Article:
“Genealogy is not family group record forms, pedigree charts, microfilms, name abbreviations, and technical regulations. These are only tools. Genealogy is the study of one’s family, the study of our ancestors—their birth, their childhood, their dreams, their marriages, their occupations, their children, their deaths. And because these things in the past all have an impact on the present, in a very real sense, genealogy is a study of one’s self.” – George D. Durrant, Doing Genealogy: Finding That Glorious, Elusive Condition Called ‘Balance’ Ensign, Apr 1985, 1

Mormon Family HistoryYou don’t necessarily have to know much about genealogy to help others with their family history research. Some of One example of this is the The Dibean Michigan Marriage Index.

Jack and Marianne Dibean began indexing records of marriage for the state of Michigan years ago and the project has been an immense help for those who have ancestors from Michigan, like myself. I found an ancestor in their index which provided me with the information I needed to send for the actual record of marriage.

Now, of course you don’t need to start a statewide indexing project. Even if you just help one person down the road you will have done a great thing. Here are 5 ways you can help:

1. Save obituaries from your local paper – This one should take you no more 15 minutes a day to do. Cut out all the obituaries from your local paper. Use a paper clip to hold all the entries from that day and add a note stating the name of the newspaper and the date. File all of your entries in a folder to donate to your local historical or genealogical society. Or submit them to an online website such as the USGenweb. Someone down the road will be very grateful you took the time to do this.

2. Transcribe a local cemetery – Do you have a couple of free hours on Saturdays? Visit a local cemetery and start writing down the information on the headstones. Even if you can’t finish the entire cemetery in that time or over a series of weeks, a partial transcription is better than none. Again you can submit the information to an online website or to a local society. Check online first to make sure you won’t be duplicating someone else’s efforts.

3. Keep a journal intended for public use – This means keeping a journal that might detail how life is in your community. You could keep track of changing prices of staple food items such as milk and bread. You could write about the weather, the wildlife and greenery in your area, the names of neighbors and friends and where they live. You could include newspaper articles about important local events. It’s little details like these that your descendants will crave. They will want to know what life was like for you. And others who are not descended from you may get an idea of what life was like for their ancestor who lived in your area, based on your views. Again, publish it online at some point or submit it to the local society.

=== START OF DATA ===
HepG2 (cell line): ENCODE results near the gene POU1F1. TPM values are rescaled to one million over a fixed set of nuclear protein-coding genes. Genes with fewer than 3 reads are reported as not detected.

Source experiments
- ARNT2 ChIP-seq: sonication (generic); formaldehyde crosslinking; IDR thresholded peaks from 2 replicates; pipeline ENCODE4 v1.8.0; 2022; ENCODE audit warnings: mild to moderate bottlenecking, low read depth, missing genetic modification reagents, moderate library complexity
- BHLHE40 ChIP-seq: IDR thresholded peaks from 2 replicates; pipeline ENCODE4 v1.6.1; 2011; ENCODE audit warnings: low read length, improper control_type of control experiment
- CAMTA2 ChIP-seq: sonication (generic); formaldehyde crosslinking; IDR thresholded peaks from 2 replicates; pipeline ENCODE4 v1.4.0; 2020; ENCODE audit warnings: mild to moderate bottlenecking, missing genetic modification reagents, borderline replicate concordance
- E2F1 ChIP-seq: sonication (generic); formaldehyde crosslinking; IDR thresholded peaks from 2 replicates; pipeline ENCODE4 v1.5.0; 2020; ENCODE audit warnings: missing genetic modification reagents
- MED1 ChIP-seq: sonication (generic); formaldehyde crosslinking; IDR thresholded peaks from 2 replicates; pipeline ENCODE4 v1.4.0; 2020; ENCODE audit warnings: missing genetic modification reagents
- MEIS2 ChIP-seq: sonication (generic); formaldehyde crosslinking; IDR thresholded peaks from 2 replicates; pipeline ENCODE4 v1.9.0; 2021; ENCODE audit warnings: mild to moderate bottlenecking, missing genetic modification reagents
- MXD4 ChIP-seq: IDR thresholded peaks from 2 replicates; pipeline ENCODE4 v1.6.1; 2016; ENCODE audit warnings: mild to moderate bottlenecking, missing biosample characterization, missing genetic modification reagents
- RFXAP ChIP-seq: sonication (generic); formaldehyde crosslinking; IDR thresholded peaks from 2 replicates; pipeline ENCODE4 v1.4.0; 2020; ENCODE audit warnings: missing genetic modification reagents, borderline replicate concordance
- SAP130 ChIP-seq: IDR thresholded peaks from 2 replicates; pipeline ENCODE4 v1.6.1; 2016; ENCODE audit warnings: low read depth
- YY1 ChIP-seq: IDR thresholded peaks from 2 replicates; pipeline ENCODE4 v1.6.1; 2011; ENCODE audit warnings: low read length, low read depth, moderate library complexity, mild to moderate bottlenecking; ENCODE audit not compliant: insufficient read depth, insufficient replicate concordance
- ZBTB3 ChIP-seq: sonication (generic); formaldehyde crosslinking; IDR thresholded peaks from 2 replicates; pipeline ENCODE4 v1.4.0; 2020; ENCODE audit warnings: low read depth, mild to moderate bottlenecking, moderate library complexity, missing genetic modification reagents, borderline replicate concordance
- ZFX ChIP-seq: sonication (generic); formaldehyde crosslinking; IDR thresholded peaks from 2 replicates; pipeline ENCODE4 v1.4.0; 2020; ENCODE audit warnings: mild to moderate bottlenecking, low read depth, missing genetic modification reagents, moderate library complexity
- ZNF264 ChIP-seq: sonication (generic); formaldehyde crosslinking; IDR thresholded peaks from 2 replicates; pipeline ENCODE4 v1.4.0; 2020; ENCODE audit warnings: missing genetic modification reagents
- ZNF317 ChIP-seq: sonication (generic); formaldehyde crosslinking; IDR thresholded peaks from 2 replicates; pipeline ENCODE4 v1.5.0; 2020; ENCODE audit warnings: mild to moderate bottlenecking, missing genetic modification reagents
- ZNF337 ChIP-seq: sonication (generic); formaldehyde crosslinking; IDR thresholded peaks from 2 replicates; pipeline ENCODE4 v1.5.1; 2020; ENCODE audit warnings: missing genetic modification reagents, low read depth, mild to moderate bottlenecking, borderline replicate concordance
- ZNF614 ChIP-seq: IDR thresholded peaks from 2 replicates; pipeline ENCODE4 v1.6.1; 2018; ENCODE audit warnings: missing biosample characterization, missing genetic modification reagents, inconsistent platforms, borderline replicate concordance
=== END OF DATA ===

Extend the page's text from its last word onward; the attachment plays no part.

4. Write down information from the Family Bible entries on Ebay or another auction site – That’s right. Its sounds maybe a little strange but what a help it might be to someone. After all, only one person can have possession of that family bible. Old family bibles often have the family genealogy written somewhere within and auctioneers on ebay may list those names and dates or be willing to provide them when asked for. When writing down this information be sure to include the Bible information (year, type, etc.) and the auction information (seller, auction number, etc.) and include any pictures you may have been given of those names and dates. Publish your information online or mail it to a society where the ancestors therein lived.

5. Interview older members of your community who have lived there for a long time – Maybe someone you know or you could ask a local retirement home for permission to visit someone like that. Bring along a notebook or a tape recorder and be prepared to listen. Come with a list of questions to spark remembrances. Submit the entry and whose remembrances they were.

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